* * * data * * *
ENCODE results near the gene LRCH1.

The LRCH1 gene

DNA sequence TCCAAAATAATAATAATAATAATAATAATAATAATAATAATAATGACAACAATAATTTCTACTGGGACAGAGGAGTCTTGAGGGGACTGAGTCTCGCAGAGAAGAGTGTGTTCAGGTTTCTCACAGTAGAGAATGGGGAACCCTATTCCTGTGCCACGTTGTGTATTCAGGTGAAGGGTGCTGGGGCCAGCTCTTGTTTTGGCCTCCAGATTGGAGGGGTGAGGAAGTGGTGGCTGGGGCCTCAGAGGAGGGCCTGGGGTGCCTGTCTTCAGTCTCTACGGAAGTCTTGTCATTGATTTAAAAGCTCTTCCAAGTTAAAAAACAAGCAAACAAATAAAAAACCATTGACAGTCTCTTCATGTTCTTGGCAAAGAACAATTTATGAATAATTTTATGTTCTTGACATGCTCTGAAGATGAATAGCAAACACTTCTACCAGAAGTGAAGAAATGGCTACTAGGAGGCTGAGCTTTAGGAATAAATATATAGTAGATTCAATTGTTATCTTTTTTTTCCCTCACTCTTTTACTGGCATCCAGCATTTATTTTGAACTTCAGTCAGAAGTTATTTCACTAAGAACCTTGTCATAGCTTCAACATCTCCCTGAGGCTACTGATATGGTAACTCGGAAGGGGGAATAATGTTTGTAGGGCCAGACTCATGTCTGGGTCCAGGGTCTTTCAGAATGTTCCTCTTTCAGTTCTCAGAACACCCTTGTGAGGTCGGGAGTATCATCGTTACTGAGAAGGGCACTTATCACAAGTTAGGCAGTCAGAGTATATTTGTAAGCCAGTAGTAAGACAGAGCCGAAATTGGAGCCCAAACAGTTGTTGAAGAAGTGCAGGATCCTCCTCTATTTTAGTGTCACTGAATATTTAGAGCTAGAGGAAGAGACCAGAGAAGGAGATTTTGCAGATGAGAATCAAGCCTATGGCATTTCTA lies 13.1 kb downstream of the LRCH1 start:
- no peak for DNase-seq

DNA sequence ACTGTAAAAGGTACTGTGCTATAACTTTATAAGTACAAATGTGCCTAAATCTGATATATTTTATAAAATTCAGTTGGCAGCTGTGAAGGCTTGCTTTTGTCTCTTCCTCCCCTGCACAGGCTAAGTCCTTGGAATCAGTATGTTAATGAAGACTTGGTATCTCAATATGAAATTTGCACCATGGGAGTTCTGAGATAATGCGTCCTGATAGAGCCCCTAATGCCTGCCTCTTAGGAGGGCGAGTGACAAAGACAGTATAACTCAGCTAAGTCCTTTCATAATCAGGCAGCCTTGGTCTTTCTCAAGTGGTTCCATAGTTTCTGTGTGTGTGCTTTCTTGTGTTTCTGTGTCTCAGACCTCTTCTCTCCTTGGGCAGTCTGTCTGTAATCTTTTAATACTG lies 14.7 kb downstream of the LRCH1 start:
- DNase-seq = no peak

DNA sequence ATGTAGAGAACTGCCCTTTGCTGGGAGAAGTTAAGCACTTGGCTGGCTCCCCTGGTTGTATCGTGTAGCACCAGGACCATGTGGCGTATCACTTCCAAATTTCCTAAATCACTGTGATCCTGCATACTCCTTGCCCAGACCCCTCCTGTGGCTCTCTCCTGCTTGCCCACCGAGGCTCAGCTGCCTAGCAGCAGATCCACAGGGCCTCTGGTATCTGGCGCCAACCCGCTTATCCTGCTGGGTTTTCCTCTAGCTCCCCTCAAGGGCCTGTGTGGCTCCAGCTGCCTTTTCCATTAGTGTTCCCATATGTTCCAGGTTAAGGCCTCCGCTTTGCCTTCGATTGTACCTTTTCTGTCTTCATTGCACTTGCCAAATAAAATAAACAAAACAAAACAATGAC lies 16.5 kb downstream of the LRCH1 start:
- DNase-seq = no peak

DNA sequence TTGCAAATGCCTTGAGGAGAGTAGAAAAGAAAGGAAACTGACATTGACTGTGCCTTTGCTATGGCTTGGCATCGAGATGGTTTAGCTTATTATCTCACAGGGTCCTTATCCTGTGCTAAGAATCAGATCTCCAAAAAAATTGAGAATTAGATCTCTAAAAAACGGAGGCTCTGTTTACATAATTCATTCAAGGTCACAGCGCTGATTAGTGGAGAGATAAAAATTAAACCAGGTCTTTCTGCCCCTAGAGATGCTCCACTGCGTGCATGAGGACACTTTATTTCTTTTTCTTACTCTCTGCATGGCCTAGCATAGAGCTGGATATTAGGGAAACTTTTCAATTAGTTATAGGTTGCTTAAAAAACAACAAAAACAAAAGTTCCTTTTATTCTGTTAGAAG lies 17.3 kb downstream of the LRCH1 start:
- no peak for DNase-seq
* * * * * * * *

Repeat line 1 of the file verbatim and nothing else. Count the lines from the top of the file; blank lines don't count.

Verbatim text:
ENCODE results near the gene LRCH1.